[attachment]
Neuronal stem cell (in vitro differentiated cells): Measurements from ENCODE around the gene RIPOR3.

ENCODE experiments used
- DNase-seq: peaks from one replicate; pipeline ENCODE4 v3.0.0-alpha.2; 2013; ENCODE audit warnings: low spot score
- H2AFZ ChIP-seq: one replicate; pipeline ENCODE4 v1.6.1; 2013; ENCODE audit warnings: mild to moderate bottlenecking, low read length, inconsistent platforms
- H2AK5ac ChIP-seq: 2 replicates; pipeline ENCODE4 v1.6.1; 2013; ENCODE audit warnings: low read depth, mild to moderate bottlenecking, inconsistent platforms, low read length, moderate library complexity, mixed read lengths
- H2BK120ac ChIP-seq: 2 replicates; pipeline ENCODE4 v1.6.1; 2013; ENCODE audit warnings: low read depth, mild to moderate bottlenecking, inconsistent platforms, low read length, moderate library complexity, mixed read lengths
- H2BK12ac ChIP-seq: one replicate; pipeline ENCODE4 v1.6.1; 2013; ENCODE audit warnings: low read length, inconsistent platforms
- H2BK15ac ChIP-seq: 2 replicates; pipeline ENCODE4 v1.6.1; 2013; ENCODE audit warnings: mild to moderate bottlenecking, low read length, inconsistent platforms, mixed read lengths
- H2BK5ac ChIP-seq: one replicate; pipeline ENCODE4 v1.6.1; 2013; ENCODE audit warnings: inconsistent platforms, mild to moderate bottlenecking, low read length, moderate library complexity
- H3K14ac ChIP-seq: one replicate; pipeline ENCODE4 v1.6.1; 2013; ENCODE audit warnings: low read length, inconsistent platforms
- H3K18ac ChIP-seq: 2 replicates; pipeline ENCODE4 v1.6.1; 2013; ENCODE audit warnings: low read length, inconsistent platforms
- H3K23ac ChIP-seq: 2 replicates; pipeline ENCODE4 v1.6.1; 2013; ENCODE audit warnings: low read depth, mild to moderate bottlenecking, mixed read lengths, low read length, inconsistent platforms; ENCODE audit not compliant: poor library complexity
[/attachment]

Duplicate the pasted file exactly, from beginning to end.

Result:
Neuronal stem cell (in vitro differentiated cells): Measurements from ENCODE around the gene RIPOR3.

ENCODE experiments used
- DNase-seq: peaks from one replicate; pipeline ENCODE4 v3.0.0-alpha.2; 2013; ENCODE audit warnings: low spot score
- H2AFZ ChIP-seq: one replicate; pipeline ENCODE4 v1.6.1; 2013; ENCODE audit warnings: mild to moderate bottlenecking, low read length, inconsistent platforms
- H2AK5ac ChIP-seq: 2 replicates; pipeline ENCODE4 v1.6.1; 2013; ENCODE audit warnings: low read depth, mild to moderate bottlenecking, inconsistent platforms, low read length, moderate library complexity, mixed read lengths
- H2BK120ac ChIP-seq: 2 replicates; pipeline ENCODE4 v1.6.1; 2013; ENCODE audit warnings: low read depth, mild to moderate bottlenecking, inconsistent platforms, low read length, moderate library complexity, mixed read lengths
- H2BK12ac ChIP-seq: one replicate; pipeline ENCODE4 v1.6.1; 2013; ENCODE audit warnings: low read length, inconsistent platforms
- H2BK15ac ChIP-seq: 2 replicates; pipeline ENCODE4 v1.6.1; 2013; ENCODE audit warnings: mild to moderate bottlenecking, low read length, inconsistent platforms, mixed read lengths
- H2BK5ac ChIP-seq: one replicate; pipeline ENCODE4 v1.6.1; 2013; ENCODE audit warnings: inconsistent platforms, mild to moderate bottlenecking, low read length, moderate library complexity
- H3K14ac ChIP-seq: one replicate; pipeline ENCODE4 v1.6.1; 2013; ENCODE audit warnings: low read length, inconsistent platforms
- H3K18ac ChIP-seq: 2 replicates; pipeline ENCODE4 v1.6.1; 2013; ENCODE audit warnings: low read length, inconsistent platforms
- H3K23ac ChIP-seq: 2 replicates; pipeline ENCODE4 v1.6.1; 2013; ENCODE audit warnings: low read depth, mild to moderate bottlenecking, mixed read lengths, low read length, inconsistent platforms; ENCODE audit not compliant: poor library complexity